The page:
memcached PHP semaphore & cache expiration handling

There are a lot of different ways that people use memcached and PHP. The most common of which is probably your basic set and get to cache data from your database.

  1. function get_my_data1() {
  2.     $cache_id = "mykey";
  3.     $data = $memcache_obj->get($cache_id);
  4.     if ( !$data ) {
  5.         $data = get_data_from_db_function();
  6.         $memcache_obj->set($cache_id, $data, $sec_to_cache_for);
  7.     }
  8.     return $data;
  9. }

But what if the query that’s going to hit the database is pretty intensive and you don’t want more than one user to hit the db at a time? That’s easily handling via a semaphore lock.

  1. function get_my_data2() {
  2.     $cache_id = "mykey";
  3.     $data = $memcache_obj->get($cache_id);
  4.     if ( !$data ) {
  5.         // check to see if someone has already set the lock
  6.         $data_lock = $memcache_obj->get($cache_id . ‘_qry_lock’);
  7.         if ( $data_lock ) {
  8.             $lock_counter = 0;
  9.             // loop until you find that the lock has been released.  that implies that the query has finished
  10.             do while ( $data_lock ) {
  11.                 // you may only want to wait for a specified period of time.
  12.                 // one second is usually sufficient since your goal is to always have sub-second response time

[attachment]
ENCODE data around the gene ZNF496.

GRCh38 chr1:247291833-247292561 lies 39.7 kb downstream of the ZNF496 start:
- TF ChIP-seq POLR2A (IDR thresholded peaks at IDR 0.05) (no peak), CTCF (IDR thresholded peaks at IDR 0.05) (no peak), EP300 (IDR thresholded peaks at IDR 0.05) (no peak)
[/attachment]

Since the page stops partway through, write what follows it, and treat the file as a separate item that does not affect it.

13.                 // if you query takes more than 1 second, you should consider "warming" your cached data via a cron job
  14.                 if ( $lock_counter > $max_time_to_wait ) {
  15.                     $lock_failed = true;
  16.                     break;
  17.                 }
  18.                 // you really want this to be a fraction of a second so the user waits as little as possible
  19.                 // for the simplicity of example, I’m using the sleep function.
  20.                 sleep(1);
  21.                 $data_lock = $memcache_obj->get($cache_id . ‘_qry_lock’);
  22.             }
  23.             // if the loop is completed, that either means the user waited for too long
  24.             // or that the lock has been removed.  try to get the cached data again; it should exist now
  25.             $data = $memcache_obj->get($cache_id);
  26.             if ( $data ) {
  27.                 return $data;
  28.             }
  29.         }
  30.         // set a lock for 2 seconds
  31.         $memcache_obj->set($cache_id . ‘_qry_lock’, true, 2);
  32.         $data = get_data_from_db_function();
  33.         $memcache_obj->set($cache_id, $data, $sec_to_cache_for);
  34.         // don’t forget to remove the lock
  35.         $memcache_obj->delete($cache_id . ‘_qry_lock’);
  36.     }
  37.     return $data;
  38. }

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Posted under mysql, PHP, Tips & Tricks, Web Development

This post was written by Michael Tougeron on January 11, 2008

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